🧵Heading home after a great time at #CYBERWARCON yesterday. IMO, a good threat intel or #INFOSEC conference should mainly 1. Stimulate new thinking and grow the field 2. Facilitate genuine networking 3. Be fun! This conference is definitely all three.
I’m in awe of @JohnHultquist and Amy’s ability to basically will this thing into existence year after year with only a small volunteer force to help them. Thank you to them, the rockstar review board of John, @ridt, @olgs7, @t_gidwani for producing an outstanding agenda…
…and to everyone else who helped put the conference on! My gratitude to the various sponsors that also made this conference possible. Congrats to all on another fantastic year.
All of the presentations were extremely well done, and I unfortunately can’t comment on all of them, but I want to highlight a few specific presentations and give a few of my general takeaways, mainly from an IO perspective:
First, i though that @DavidAgranovich and Mike Dvilyanski made a valuable contribution by bring real world data from observations of post-enforcement behavior to the discussion of IO actor persistence. Their discussion on the efficacy and goals of takedowns and exposure was 👌🏼
Check out the takedown that preceded their talk yesterday here: about.fb.com/news/2021/11/t…
@badtakeblake gave one of my favorite talks of the day, highlighting a suspected Colombian government operation’s (Machete) pivot to information operations, some cyber-enabled. Super valuable contribution to the field of LatAm IO and cyber ops, which is heavily understudied
I loved the talk from @juanandres_gs in which he gave a detailed history of state actors using hacktivist fronts as cover, asking “are there any real hacktivists left?”Most importantly, he encouraged analysts and journos to always consider the degree to which we are targets…
or secondary vessels of some of these operations, ie alternate dissemination vectors. A really important point.
A “holy shit” moment for me was hearing @simandsec describe how they’ve watched Iranian operators *literally date* their targets virtually using fake personas of attractive women for 6-8 MONTHS before finally delivering malicious attachments and exfil’ing data from the target…
Talk about patience! MSTIC’s blog accompanying the presentation by Simeon, James Elliot, and @moranned can be found here: microsoft.com/security/blog/…
And now for some more general takeaways. First up, attribution:
Attribution: multiple speakers walked through some very nuanced attribution cases, and gave measured attrib. statements backed by evidence. This is the gold standard we should strive for, and I’m happy that speakers didn’t shy away from complex attrib…
and that the field is mature enough to receive this kind of analysis. In particular, I thought @SiminK_ did a fantastic job both conducting and communicating a really complex attribution process with WIKISAUDILEAKS. Thanks, Simin!
The estimative language used by @badtakeblake in his attrib statement was also top notch. I’m not the only one who thought so, either! ( ).
Finally, and I’m biased by having worked on this one, but I was impressed by how @bread08 and @gabby_roncone communicated the #Ghostwriter/#UNC1151 partial attrib. to Belarus, highlighted intelligence gaps, and managed to move the public conversation forward on that campaign…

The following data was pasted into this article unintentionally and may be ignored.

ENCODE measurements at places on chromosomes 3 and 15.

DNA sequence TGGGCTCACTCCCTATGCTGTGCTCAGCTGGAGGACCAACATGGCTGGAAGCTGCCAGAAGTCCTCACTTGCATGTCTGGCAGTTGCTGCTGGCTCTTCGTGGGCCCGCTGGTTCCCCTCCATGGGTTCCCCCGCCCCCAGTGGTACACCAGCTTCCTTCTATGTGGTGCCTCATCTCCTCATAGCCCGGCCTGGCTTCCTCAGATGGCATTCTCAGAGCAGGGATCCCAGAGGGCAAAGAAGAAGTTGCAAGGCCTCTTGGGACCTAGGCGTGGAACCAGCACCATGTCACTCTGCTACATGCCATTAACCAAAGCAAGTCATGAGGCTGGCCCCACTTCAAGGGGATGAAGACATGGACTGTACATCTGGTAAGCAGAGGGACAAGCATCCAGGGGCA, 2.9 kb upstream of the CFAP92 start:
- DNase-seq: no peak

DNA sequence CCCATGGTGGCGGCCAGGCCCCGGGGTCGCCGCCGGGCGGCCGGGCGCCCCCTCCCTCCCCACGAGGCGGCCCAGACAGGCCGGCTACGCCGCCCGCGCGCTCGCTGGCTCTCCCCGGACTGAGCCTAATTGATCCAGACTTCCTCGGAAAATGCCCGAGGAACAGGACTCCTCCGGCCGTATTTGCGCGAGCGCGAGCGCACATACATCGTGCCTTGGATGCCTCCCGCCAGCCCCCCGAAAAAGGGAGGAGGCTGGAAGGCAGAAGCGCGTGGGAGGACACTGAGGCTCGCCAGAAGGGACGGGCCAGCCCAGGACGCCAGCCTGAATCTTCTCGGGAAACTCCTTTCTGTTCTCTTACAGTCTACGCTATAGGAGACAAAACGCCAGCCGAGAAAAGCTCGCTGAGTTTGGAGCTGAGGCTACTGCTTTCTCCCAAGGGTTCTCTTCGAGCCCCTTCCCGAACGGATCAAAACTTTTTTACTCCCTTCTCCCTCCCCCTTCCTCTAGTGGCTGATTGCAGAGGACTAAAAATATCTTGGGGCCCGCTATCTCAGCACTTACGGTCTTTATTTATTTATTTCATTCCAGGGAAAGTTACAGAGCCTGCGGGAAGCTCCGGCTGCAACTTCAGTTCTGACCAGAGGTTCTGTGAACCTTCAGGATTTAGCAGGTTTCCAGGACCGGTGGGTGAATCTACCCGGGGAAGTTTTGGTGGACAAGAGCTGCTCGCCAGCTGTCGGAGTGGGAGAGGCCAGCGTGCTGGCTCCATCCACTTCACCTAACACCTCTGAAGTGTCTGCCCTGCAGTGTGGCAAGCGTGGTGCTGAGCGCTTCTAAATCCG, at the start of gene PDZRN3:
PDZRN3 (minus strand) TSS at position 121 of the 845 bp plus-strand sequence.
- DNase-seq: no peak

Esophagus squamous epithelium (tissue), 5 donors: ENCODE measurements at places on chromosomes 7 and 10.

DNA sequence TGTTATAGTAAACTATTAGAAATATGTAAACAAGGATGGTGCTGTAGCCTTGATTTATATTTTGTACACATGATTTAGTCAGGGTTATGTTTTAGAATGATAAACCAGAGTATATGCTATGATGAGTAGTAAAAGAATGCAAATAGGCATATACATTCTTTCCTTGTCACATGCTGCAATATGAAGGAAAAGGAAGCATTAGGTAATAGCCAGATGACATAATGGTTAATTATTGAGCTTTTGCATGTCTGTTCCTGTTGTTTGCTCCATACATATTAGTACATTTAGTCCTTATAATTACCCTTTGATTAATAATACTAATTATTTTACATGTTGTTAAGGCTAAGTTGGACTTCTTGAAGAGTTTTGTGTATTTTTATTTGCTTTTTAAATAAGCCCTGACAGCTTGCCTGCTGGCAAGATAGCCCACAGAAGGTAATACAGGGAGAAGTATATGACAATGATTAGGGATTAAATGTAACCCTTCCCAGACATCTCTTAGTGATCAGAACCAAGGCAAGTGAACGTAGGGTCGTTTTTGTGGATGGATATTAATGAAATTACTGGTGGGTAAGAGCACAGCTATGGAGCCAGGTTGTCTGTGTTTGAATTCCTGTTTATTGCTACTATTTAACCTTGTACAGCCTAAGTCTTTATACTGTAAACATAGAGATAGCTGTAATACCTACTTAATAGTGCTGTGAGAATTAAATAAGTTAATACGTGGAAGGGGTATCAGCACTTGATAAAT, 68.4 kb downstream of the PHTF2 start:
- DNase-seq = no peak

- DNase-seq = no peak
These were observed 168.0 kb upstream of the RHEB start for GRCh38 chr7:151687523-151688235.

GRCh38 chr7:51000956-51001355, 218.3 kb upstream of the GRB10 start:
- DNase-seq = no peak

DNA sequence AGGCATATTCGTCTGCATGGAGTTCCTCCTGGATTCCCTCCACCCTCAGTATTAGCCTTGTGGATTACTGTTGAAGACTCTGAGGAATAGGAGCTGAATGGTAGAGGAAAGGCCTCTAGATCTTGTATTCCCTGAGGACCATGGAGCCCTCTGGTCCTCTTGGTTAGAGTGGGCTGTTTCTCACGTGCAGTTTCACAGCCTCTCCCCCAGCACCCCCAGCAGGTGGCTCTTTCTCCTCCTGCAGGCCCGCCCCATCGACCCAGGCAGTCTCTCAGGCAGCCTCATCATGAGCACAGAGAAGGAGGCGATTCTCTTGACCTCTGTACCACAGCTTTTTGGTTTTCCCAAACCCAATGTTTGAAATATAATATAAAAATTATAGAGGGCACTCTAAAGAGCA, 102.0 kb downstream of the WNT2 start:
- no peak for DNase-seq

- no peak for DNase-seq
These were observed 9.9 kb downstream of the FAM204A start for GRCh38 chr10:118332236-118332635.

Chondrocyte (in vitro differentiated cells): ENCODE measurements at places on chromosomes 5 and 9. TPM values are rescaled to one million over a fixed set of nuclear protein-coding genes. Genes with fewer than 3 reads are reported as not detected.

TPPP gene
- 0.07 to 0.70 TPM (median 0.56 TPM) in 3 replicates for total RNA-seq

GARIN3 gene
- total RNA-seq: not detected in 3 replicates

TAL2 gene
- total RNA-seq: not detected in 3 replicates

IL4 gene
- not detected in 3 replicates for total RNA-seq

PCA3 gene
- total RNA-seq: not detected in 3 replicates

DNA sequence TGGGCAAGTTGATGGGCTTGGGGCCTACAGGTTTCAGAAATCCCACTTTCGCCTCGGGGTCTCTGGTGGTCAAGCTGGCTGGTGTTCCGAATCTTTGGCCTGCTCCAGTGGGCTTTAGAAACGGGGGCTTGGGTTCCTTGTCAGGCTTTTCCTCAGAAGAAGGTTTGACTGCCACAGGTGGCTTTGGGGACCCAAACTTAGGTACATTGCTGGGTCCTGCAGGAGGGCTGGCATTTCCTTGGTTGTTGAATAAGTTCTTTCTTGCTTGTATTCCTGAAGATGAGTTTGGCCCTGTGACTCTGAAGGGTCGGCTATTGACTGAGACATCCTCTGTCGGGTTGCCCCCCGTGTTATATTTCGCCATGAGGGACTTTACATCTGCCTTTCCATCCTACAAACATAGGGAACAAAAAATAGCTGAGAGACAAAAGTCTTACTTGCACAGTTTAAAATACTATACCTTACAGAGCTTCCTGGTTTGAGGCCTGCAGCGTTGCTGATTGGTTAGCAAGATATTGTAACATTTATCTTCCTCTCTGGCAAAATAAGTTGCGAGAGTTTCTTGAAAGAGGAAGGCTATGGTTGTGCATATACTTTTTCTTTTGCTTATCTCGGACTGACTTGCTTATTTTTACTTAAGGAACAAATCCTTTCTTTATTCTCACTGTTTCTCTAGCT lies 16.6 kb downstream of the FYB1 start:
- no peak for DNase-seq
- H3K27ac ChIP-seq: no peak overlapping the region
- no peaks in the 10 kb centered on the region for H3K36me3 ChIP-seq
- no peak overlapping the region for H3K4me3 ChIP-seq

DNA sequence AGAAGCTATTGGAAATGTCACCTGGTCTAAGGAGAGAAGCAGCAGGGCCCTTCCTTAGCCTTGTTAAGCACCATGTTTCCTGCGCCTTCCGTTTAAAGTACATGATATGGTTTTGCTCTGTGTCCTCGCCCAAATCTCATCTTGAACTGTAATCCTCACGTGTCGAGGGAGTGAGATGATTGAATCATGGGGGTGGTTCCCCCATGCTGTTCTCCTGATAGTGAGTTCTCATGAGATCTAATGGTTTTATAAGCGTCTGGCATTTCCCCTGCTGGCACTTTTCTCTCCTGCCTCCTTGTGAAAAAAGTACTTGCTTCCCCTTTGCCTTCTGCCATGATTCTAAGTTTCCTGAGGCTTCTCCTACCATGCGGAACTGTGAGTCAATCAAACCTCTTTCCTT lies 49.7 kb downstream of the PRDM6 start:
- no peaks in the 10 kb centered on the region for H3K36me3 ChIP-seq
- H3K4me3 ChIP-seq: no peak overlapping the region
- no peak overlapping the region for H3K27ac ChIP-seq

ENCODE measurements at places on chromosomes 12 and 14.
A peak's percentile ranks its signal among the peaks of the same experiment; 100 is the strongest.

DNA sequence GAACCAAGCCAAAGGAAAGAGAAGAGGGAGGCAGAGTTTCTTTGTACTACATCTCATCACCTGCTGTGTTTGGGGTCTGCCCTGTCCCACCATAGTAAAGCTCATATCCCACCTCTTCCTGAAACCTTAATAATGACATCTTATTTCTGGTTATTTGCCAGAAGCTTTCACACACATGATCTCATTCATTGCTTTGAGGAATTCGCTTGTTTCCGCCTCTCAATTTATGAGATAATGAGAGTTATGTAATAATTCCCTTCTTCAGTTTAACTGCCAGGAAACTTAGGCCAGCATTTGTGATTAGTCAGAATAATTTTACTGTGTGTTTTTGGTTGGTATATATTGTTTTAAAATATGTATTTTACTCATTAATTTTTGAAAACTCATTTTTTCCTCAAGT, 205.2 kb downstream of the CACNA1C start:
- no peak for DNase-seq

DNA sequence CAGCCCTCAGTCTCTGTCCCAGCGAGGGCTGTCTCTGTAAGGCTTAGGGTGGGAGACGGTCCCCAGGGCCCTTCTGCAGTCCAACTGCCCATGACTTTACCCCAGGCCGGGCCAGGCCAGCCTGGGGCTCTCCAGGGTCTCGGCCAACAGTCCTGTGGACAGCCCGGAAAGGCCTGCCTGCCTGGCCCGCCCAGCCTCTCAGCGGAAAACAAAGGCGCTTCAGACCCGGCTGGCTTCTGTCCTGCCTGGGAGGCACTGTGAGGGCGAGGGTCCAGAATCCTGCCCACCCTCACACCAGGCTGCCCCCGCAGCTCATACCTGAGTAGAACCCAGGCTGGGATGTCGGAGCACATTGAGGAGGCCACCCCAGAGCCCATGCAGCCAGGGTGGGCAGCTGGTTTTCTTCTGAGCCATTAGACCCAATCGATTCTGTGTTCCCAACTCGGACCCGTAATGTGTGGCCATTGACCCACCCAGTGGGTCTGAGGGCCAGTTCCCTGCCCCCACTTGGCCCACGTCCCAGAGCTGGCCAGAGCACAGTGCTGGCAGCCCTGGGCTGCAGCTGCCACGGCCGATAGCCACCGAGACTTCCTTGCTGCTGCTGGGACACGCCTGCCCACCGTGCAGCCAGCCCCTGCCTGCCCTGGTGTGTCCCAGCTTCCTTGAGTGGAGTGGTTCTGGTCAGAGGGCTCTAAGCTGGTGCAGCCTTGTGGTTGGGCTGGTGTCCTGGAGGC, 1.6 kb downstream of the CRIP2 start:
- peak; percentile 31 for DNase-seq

despite not being able to share full technical details. Check out the blog that our espionage and IO teams jointly worked on for more detail: mandiant.com/resources/unc1…
*Bonus content* Ben and Gabby charging up their attribution super powers while on deck for their talk 💪🏼
Theme 2: We are seeing more and more cyber-enabled IO. Multiple presentations touched on this theme, and I think we need to stay ahead of the game by continuing to track and share the ways in which intrusions, website and account compromises, and hacktivist fronts…
…just to name a few TTPs, are being used in conjunction with IO. In case you missed it, IO may even be being used as an additional coercive lever in ransomware operations! (thedailybeast.com/a-mysterious-n…)
Third, we saw some innovative investigative techniques and uses of data. Two presentations on Chinese IO from @MeiDanowski and @0xZeshan , respectively, are great examples of this.
I also appreciate the precedent @0xZeshan is setting by being willing to share his full investigative data set with other researchers.
Last… holy crap are journalists incredible at conducting investigations! The detail, methods, and sheer quantity of work that @razhael and @Bing_Chris put into their investigation blew my mind. Fantastic findings!
That’s all, folks! Great work to all the other presenters I didn’t get to mention - every single one made a valuable contribution and I enjoyed listening to all of them. See you all next year! #CYBERWARCON #disinformation #infosec

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More from @RiddellSam

22 Jan 19
THREAD - I found that @2020fight - the account that helped the Covington High School video go viral, according to @CNN, and that Twitter suspended shortly after, had services for hire on Shoutcart - a service that allows users to pay influencers to post videos on their behalf.
Put another way, someone *could* have paid @2020fight to post the viral video that sparked one of the most toxic 24-hr news cycles we've recently seen and led @POTUS to take sides and criticize the press. The video was viewed at least 2.5 million times.
This highlights an under-discussed aspect of information operations - information laundering. You don't need a bot network or sockpuppet to make divisive information go viral - you just need a few bucks and an influencer or trusted source willing to do it for you.
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